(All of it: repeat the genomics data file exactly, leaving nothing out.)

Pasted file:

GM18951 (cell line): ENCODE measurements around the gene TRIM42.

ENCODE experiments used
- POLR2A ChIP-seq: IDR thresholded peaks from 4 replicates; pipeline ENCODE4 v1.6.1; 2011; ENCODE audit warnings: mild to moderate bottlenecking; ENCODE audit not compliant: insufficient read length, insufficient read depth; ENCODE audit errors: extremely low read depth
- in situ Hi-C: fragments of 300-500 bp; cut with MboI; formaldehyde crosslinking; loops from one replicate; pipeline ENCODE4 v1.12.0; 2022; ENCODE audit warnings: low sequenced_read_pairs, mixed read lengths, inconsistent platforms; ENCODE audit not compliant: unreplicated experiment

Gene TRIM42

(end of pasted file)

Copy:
GM18951 (cell line): ENCODE measurements around the gene TRIM42.

ENCODE experiments used
- POLR2A ChIP-seq: IDR thresholded peaks from 4 replicates; pipeline ENCODE4 v1.6.1; 2011; ENCODE audit warnings: mild to moderate bottlenecking; ENCODE audit not compliant: insufficient read length, insufficient read depth; ENCODE audit errors: extremely low read depth
- in situ Hi-C: fragments of 300-500 bp; cut with MboI; formaldehyde crosslinking; loops from one replicate; pipeline ENCODE4 v1.12.0; 2022; ENCODE audit warnings: low sequenced_read_pairs, mixed read lengths, inconsistent platforms; ENCODE audit not compliant: unreplicated experiment

Gene TRIM42